It’s OK being close to your Dad, but you want to be close to your Mum as well.
Dana, the 14-year-old daughter of a married couple, in response to her father reminding her that she can talk to him if she’s troubled by anything. Dana’s response had followed her parents’ account of difficulty in mother-daughter communication, which had been contrasted with her father’s view of his with Dana (Dana can talk to me, giving examples e.g. counselling Dana after her overdue late-arrivals home).
Dana had been referred by her GP because of her behaviour: arguments with her mother, persistently returning home late from evenings with friends, and occasionally skipping school (once brought home by the police after being caught shop-lifting with a friend, and on another because she and her friend had been observed glue-sniffing in a park).
In addition to the presence in the consultation room of her parents, her elder brother Tony (21 years old, a half-brother from their mother’s first marriage) came, during his return home from university; Tony too was worried about her. Their parents had not brought her younger brother (age 8 years old) because they considered “too little” to understand what’s happening, and who also needed to be protected from their worries.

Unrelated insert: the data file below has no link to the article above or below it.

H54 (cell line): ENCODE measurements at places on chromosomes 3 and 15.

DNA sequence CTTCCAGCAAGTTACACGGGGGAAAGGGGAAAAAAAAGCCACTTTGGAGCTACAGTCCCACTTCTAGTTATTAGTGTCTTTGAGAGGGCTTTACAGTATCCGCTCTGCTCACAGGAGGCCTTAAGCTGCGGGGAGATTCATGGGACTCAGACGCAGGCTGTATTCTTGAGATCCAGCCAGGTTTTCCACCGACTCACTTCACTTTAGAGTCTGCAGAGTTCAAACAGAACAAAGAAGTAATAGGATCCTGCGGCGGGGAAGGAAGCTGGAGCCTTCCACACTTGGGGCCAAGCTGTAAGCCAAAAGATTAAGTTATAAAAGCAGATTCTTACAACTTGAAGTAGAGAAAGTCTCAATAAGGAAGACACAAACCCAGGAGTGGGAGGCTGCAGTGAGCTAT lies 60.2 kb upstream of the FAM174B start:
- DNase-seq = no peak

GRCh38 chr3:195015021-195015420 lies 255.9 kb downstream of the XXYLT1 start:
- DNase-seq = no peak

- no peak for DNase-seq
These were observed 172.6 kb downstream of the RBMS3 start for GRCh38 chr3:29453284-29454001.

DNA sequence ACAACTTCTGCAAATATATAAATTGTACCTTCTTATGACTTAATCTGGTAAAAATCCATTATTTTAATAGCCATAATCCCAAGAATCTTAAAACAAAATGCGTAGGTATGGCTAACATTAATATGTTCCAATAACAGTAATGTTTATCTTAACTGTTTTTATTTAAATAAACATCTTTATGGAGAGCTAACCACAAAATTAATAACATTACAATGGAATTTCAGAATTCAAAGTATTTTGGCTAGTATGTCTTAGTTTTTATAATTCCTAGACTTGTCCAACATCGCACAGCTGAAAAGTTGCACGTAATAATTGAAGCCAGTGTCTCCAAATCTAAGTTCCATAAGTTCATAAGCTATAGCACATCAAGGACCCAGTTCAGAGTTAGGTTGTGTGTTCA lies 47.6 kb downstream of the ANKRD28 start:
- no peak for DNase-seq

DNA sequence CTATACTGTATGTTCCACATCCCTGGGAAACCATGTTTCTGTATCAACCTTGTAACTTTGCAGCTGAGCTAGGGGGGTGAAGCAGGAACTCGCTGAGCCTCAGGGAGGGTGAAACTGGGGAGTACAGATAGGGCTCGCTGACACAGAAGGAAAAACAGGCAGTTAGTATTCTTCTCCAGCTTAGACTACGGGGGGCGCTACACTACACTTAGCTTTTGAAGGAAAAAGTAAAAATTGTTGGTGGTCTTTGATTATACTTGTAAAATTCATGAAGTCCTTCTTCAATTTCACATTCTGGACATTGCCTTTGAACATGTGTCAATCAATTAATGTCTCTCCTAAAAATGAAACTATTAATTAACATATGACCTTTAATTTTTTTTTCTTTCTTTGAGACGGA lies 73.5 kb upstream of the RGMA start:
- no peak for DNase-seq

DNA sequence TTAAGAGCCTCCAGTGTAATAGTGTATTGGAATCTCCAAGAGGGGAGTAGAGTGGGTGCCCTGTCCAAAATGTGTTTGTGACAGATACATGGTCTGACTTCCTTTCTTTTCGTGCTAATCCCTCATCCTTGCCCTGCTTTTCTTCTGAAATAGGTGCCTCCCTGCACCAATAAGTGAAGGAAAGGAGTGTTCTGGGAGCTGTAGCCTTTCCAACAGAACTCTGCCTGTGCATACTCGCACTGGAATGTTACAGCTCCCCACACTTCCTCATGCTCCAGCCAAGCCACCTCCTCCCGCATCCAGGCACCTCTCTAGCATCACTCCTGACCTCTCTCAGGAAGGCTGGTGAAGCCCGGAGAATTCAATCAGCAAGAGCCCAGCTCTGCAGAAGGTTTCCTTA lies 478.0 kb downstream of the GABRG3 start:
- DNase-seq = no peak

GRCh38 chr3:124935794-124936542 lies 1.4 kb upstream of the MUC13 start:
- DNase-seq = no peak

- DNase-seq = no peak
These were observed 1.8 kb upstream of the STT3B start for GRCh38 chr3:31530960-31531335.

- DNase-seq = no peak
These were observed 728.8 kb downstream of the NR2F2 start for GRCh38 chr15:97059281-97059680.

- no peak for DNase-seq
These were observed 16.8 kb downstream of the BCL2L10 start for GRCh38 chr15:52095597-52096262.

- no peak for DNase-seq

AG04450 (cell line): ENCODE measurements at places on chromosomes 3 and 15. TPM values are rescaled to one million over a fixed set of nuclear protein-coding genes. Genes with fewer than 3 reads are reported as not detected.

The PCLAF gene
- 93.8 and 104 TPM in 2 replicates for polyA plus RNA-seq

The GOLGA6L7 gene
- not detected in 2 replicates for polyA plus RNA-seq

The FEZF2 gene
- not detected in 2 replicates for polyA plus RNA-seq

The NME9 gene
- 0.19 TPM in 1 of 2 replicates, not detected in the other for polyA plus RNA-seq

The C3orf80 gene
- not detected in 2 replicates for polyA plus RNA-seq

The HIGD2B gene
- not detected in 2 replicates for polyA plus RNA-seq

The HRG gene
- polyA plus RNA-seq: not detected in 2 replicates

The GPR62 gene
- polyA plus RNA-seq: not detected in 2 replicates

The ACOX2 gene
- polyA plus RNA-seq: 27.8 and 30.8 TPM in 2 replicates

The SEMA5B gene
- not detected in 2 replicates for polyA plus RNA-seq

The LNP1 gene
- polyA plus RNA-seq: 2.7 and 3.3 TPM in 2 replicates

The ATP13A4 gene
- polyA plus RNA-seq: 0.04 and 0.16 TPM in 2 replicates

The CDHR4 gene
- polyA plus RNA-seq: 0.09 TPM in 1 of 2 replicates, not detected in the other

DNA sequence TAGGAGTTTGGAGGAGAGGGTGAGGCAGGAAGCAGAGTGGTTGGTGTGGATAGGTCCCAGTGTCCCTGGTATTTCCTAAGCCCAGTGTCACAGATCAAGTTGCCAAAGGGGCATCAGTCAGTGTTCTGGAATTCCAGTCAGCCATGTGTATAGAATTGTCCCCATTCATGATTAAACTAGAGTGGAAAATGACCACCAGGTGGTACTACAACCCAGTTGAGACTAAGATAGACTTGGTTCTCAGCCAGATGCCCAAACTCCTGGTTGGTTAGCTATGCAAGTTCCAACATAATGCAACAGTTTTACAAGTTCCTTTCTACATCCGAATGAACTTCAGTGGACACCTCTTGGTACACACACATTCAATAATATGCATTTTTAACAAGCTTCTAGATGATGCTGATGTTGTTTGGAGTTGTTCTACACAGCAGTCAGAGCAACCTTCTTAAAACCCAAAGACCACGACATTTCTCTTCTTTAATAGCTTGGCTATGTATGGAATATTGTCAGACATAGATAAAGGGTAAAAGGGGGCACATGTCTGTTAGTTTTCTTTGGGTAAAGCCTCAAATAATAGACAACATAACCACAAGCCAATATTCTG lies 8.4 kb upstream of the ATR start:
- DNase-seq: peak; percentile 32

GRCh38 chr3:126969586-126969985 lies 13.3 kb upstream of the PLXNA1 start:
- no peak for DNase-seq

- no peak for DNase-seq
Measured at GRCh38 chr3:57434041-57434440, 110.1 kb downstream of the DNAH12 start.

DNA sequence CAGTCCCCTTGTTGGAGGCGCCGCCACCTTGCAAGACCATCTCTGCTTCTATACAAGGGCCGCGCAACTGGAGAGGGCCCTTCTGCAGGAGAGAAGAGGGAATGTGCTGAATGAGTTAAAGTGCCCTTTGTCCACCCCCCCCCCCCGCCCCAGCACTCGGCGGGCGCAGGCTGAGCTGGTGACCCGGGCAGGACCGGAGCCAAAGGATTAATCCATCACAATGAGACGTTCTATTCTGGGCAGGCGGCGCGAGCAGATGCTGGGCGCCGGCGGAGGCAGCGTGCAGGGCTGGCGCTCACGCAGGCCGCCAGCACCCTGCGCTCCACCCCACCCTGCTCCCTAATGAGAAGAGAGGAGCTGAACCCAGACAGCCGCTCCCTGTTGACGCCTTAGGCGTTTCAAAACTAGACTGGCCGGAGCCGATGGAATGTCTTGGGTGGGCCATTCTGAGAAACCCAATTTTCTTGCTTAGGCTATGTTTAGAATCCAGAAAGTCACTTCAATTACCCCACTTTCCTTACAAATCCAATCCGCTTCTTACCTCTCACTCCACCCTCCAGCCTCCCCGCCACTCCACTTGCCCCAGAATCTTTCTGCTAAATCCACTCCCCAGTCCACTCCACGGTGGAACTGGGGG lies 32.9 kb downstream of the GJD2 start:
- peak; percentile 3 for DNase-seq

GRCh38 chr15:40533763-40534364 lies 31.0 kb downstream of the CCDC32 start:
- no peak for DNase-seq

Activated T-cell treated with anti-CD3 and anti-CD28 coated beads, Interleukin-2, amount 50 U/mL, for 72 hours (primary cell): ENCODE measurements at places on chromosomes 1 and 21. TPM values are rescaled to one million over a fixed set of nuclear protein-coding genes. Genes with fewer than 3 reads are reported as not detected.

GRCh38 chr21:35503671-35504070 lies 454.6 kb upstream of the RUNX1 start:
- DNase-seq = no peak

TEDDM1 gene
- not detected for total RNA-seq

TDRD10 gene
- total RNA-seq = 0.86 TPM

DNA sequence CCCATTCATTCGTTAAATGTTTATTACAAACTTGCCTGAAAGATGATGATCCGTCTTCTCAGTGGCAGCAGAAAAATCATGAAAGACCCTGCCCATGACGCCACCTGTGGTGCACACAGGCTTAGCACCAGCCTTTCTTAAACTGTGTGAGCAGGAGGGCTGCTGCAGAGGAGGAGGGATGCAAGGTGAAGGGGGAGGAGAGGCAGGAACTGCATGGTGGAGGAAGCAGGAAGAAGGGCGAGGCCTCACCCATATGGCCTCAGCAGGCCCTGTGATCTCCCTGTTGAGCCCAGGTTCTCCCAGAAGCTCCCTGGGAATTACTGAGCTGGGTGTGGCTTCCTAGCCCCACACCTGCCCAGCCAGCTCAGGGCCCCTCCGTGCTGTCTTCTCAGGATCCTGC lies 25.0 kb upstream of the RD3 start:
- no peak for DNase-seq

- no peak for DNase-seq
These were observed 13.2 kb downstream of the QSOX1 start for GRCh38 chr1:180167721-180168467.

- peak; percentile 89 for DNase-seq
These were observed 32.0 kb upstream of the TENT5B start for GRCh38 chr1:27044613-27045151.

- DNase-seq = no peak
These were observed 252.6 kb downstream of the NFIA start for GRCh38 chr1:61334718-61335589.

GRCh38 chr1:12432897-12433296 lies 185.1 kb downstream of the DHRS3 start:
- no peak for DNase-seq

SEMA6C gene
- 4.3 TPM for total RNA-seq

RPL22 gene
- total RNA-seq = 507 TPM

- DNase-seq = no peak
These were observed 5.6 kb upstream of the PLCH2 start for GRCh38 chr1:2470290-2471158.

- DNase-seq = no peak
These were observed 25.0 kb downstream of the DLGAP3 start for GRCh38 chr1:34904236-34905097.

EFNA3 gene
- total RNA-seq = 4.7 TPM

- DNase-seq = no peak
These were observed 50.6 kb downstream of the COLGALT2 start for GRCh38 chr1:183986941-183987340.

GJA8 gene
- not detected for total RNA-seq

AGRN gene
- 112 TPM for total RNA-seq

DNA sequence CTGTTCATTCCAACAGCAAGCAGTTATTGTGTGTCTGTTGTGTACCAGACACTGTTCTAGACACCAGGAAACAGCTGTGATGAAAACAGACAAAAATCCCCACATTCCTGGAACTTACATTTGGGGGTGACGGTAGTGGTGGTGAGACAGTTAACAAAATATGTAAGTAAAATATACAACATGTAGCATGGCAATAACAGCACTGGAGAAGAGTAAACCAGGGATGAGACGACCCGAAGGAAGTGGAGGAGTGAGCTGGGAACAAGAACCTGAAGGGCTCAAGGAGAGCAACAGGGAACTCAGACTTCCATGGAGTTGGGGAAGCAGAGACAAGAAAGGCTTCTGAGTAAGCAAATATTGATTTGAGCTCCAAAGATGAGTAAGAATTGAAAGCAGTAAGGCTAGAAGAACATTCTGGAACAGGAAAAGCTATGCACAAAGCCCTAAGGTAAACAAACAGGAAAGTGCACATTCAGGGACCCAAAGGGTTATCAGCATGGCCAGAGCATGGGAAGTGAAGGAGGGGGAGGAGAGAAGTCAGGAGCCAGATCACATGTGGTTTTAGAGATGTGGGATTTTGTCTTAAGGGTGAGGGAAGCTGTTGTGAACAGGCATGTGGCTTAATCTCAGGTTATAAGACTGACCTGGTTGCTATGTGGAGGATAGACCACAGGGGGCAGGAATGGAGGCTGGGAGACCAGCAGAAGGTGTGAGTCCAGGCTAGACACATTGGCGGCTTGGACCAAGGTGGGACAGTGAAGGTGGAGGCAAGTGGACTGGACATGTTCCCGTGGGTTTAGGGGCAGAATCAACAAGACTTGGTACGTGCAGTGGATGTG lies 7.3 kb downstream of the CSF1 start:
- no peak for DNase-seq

Sitting next to his mother, Tony listened sympathetically to the accounts Dana’s parents gave of their mostly futile attempts to discipline her, her mother rather weary and her husband evidently exasperated. Dana’s father down-played his wife’s concerns about the glue-sniffing (that’s just teenage stuff) but agreed with her that until her behaviour improves she perhaps should be stopped her part-time Saturday job in a toy shop. Her mother nodded in agreement to his aside that perhaps their daughter was getting too close to the owner (the mother of another of her friends).